Warton. Ver. 178. But ease in writing, &c.] That species of writers, which Mr. Pope elsewhere calls

The

Then polish all, with so much life and ease,
You think ’tis nature, and a knack to please:
But ease in writing flows from art, not chance ;
As those move easiest who have learn'd to dance.

'If such the plague and pains to write by rule
Better (say I) be pleased and play the fool ;
Call, if you will, bad rhyming a disease,
It gives men happiness, or leaves them ease.

NOTES.

“ The mob of gentlemen who wrote with ease,” understood this quality of a poem to belong only to such as (a certain wit says) were easily written ; whereas our Poet supposes it to be the last, and hardly attained, perfection of a laboured work. But the gentleman writing, laughed at in the line above, and its opposite, which he somewhere calls prose run mad, are the two extremes of that perfect style, the idea of which he has here so well described from his own writings. As ease was the mode of the last age, which took Suckling for its pattern; so the imitation of Milton has introduced a pompous hardness into the affected writings of the present. Which last character, Quintilian describes very justly, and accounts as well for its success : “ Evenit nonnunquam ut aliquid grande inveniat, qui semper quærit quod nimium est; verum et raro evenit, et cætera vitia non pensat.” I remember once on reading a poem of this kind with Mr. Pope called Night Thoughts, where the Poet was always on the strain, and labouring for expression, he said pleasantly: This is a strange man; he seems to think with the apothecaries, that Album Græcum is better than an ordinary stool. He himself was never swelling or pompous : and if ever he inclined to hardness, it was not from attempting to say a common thing with magnificence, but from including a great deal in a little room.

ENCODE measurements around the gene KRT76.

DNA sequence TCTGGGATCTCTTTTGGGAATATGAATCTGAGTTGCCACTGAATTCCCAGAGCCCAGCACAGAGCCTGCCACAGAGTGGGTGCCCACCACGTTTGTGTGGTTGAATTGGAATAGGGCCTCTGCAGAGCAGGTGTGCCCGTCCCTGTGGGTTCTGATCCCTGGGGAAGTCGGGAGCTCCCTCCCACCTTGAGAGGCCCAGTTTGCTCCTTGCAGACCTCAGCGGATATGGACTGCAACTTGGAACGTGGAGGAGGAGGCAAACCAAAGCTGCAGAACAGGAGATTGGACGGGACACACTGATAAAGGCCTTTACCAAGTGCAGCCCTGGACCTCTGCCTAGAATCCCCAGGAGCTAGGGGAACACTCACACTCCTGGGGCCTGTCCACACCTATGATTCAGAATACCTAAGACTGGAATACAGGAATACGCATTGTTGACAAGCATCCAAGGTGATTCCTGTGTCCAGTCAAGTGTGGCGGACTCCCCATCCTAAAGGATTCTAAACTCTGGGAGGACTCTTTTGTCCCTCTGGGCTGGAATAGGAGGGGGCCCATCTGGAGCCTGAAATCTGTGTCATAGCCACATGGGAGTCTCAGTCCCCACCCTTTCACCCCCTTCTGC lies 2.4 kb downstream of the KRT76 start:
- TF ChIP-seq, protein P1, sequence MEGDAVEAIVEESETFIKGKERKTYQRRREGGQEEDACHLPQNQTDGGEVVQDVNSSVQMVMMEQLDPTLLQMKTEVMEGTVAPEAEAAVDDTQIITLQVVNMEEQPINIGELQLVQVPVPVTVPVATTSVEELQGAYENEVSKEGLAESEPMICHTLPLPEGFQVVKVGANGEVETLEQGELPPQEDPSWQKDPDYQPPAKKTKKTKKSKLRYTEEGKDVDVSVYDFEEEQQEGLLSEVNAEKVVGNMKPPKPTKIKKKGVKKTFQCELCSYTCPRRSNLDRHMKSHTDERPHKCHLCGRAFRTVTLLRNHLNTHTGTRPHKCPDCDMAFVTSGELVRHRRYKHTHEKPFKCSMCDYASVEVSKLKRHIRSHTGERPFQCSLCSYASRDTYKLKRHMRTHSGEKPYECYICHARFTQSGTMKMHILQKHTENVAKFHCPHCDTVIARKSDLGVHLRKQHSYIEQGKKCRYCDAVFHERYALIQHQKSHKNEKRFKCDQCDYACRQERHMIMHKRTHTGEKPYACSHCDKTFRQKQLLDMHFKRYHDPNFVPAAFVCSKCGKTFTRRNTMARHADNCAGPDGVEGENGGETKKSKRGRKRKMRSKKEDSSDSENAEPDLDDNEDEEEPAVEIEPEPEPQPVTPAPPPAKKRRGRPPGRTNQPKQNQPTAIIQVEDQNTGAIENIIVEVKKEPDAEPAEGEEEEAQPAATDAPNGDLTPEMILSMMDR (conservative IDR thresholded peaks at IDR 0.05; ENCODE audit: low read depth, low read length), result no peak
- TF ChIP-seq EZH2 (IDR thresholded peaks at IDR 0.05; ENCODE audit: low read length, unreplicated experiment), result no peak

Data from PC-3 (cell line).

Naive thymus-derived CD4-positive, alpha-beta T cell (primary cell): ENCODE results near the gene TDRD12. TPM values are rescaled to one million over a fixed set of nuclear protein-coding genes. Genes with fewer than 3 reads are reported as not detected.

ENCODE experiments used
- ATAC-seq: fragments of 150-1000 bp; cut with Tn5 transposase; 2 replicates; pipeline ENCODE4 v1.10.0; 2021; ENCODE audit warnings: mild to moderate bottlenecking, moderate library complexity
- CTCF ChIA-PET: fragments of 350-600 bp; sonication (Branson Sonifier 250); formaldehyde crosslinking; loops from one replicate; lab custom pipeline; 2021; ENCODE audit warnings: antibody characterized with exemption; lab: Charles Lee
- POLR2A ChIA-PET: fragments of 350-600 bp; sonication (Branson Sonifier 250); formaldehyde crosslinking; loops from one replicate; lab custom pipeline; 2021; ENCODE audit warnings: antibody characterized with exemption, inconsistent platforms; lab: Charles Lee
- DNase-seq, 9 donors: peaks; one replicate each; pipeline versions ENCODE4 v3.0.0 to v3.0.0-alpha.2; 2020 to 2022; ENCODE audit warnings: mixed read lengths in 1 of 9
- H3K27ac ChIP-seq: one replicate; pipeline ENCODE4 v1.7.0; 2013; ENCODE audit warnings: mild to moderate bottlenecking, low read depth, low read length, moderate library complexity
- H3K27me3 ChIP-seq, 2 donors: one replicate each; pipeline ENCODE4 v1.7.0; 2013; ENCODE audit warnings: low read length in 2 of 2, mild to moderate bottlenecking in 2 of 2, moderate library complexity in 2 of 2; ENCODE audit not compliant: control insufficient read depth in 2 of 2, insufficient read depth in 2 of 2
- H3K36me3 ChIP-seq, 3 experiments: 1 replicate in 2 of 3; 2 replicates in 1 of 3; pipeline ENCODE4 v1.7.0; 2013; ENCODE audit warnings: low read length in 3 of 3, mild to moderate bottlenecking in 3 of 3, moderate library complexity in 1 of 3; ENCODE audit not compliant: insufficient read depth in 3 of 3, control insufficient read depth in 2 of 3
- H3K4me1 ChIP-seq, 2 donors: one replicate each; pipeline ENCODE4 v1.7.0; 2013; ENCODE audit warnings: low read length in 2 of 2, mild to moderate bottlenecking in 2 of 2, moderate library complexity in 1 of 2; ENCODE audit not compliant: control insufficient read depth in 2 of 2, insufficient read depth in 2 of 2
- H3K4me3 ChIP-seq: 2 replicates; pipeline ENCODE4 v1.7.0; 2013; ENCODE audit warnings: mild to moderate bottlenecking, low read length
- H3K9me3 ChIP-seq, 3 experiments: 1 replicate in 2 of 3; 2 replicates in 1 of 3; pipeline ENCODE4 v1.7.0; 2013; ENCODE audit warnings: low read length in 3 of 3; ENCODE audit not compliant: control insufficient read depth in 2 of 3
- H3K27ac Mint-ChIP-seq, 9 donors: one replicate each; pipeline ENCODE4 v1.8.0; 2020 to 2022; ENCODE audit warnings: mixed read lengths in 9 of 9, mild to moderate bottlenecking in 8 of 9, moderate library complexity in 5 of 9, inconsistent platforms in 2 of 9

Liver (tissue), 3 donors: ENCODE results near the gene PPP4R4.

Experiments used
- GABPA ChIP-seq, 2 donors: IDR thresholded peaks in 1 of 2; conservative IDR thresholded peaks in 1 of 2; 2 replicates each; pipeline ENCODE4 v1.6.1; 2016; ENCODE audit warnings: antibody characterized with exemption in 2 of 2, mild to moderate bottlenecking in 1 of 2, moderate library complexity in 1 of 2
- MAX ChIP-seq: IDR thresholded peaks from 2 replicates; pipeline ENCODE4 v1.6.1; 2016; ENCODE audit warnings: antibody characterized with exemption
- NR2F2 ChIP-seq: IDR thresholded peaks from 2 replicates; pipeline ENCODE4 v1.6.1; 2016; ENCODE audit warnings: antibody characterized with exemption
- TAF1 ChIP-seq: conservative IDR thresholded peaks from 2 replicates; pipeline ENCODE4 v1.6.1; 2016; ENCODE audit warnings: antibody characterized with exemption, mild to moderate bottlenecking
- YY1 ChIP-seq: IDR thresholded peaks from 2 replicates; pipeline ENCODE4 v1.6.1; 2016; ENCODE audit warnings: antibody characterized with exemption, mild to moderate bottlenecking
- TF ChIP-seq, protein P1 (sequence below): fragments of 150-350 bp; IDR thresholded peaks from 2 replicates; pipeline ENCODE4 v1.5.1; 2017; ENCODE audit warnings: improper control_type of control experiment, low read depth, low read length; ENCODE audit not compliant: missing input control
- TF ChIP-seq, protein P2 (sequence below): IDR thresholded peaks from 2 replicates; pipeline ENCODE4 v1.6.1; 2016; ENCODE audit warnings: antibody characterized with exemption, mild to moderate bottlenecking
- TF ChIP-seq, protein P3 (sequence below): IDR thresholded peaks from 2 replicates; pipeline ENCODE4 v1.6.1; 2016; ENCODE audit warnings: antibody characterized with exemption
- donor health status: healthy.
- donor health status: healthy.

Warburton. In point of correctness, of perspicuity of style, and propriety of sentiment, there cannot be, on the whole, any comparison betwixt Pope and Young But the strokes of the true sublime in the Night Thoughts, the sallies of wit in the Universal Passion, and the strong character of Zanga in the Revenge, are sufficient to preserve Young from the contempt flung upon him in this note of Dr. Warburton.

Warton.